In an expansive, sunlit photo studio in Manhattan’s West Village, Canadian-in-New York Tanya Taylor is unveiling her spring 2014 collection on the opening afternoon of Fashion Week.
As she sends a dress drenched in oversized paillettes and skirts featuring slashed, asymmetrical hems down the runway, everything is as it should be.
An editor from Harper’s Bazaar snaps and posts her favourite stripes-on-stripes-on-stripes look to Instagram, while a team of Neiman Marcus reps closely eyes organza pieces appliquéd with chesterfield florals.
It’s all over in a flash and, as a pack of platform-perched bloggers carefully shuffle out to the sidewalk, they agree that the leather pieces hand-painted with colourful pansies are the collection’s standout looks.
Most of Taylor’s audience is off to the rest of their week of shows: to see Alexander Wang present knife-pleated skirts and opera gloves conspicuously laser-cut with his brand’s logo, to covet Derek Lam’s oversized gingham head wraps and belted dresses and to ponder how the emerging trend of transparent skirts will be received by shoppers not used to baring their knickers so brazenly.
They’ll also be squeezing in a growing lineup of peripheral parties, launches and installations. Despite all the attention that traditional presentations garner, they are no longer enough to help a designer stand out from the hundreds of other labels competing for Fashion Week ink and tweets. In many ways, making one’s mark in the Big Apple fashion business has moved well beyond the catwalk.
Take Opening Ceremony. Even though there was plenty of hype for the Manhattan-based retailer’s first-ever New York show on Sept. 8, founders Carol Lim and Humberto Leon stole even more of the spotlight by setting up a week-long pop-up market at Pier 52. Tiny shipping-container shops were stocked with current collections from DKNY, River Island and OC’s own label.
Phillip Lim’s spring separates embroidered with geode motifs, meanwhile, were perfectly buzz-worthy on their own, but he extended his media moment by also unveiling his collaboration collection with Target on Sept. 5. Everyone from Voguettes to luxury-brand PR reps queued up to pre-shop sweaters knit with a cartoon-like “BOOM” motif and camouflage-print backpacks alongside actress Jessica Alba and singer Solange.
In addition to the latest well-received incarnation of its signature bright florals and graphic stripes, the up-and-coming London label Ostwald Helgason hammered the mix-and-match message home by debuting a line of covetable heels and handbags for Aldo’s Rise collection.
Even Chanel, which unveils its spring lineup with about as much fanfare as any brand can muster in Paris (this season on Oct. 1), capitalizes on the glut of international editors and deep-pocketed garmentos in New York by bringing its fall couture pieces in for exclusive showroom appointments.
So what’s an independent designer to do to stand out, especially if his or her marketing budget pales in comparison with Chanel’s? If you’re Edmonton-born Angélique Chmielewski, you skip the week all together.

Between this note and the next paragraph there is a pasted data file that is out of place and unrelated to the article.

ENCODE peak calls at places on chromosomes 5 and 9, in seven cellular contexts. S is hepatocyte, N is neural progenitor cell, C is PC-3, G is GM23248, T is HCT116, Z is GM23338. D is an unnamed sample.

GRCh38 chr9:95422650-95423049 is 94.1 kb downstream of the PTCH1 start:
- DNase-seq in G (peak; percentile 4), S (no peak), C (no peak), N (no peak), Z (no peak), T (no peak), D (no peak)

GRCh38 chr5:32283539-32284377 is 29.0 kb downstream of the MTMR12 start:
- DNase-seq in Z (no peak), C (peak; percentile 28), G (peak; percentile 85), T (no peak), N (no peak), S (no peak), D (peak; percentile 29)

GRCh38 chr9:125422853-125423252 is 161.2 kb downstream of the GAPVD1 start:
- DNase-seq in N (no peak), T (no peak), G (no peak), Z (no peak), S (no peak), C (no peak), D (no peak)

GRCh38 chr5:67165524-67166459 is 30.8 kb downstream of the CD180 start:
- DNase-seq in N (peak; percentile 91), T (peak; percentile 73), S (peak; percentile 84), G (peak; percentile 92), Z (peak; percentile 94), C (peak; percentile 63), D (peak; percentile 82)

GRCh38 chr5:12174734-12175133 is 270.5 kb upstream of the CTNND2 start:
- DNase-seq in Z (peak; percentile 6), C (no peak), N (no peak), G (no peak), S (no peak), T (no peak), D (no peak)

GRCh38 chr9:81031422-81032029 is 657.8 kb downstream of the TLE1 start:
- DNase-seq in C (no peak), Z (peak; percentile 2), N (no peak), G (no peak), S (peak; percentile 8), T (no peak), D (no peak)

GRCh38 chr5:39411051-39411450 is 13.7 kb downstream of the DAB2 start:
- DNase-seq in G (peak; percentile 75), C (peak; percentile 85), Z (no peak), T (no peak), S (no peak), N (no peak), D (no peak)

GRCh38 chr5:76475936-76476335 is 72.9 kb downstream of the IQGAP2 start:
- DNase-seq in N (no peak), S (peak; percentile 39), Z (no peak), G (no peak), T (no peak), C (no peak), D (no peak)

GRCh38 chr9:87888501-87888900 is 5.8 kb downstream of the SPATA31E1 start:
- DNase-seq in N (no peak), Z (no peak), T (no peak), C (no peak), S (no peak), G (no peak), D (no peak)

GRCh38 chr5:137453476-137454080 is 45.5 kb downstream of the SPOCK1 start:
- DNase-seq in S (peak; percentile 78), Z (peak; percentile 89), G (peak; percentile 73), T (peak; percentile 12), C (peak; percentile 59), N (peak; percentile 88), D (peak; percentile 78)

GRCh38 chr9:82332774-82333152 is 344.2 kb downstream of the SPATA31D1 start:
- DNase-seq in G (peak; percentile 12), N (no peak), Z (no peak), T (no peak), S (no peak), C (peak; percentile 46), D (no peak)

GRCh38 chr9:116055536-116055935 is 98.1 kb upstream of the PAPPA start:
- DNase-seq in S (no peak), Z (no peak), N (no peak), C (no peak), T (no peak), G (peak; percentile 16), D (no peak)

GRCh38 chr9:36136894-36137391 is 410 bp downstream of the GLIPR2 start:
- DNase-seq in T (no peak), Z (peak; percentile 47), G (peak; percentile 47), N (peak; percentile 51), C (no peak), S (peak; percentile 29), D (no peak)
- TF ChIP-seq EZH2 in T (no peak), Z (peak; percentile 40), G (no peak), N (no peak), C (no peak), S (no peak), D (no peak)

On the afternoon of Tanya Taylor’s presentation, Chmielewski was across the Manhattan Bridge in Brooklyn photographing her new collection on a DUMBO rooftop. Shots of a model lounging in relaxed, pale-pink suede shorts and sheer silk coverups were compiled into a look book that she used to lure buyers to her booth at one of the city’s largest fashion trade shows, Coterie, which ran from Sept. 17 to 19, a few days after Fashion Week.
Just four seasons into building her line, press attention isn’t as important as expanding her list of stockists beyond early adopter Coup Garment Boutique back home in Edmonton.
“At this point, I’m ready to see people wearing my clothes,” she said at her Williamsburg studio a few days before kicking off sales appointments at the Javits Center.
For Toronto transplant Kaelen Haworth, deciding not to invest in a blow-your-socks-off presentation meant she could focus her efforts on building a bigger collection for her label, called Kaelen.
“With a show, the more creative you get, the more you spend,” she said one Fashion Week afternoon in her SoHo studio. “It’s really hard to engage people with a presentation any more.”
Instead, Haworth invested in cutting-edge technical fabrics like patent leather laser-etched with a houndstooth pattern and neoprene printed with a melting glen-plaid check. They’re mashed up in her spring lineup with metallic-coated linen, glacier photo prints and other contemporary textiles to create a textured, tonal and impeccably finished mix that might get lost on a catwalk.
Haworth still has a trick up her sleeve, however.
In October, she’ll be releasing a fashion film of the collection via one of the industry’s newer and so far less crowded marketing platforms, Style.com’s Video Fashion Week.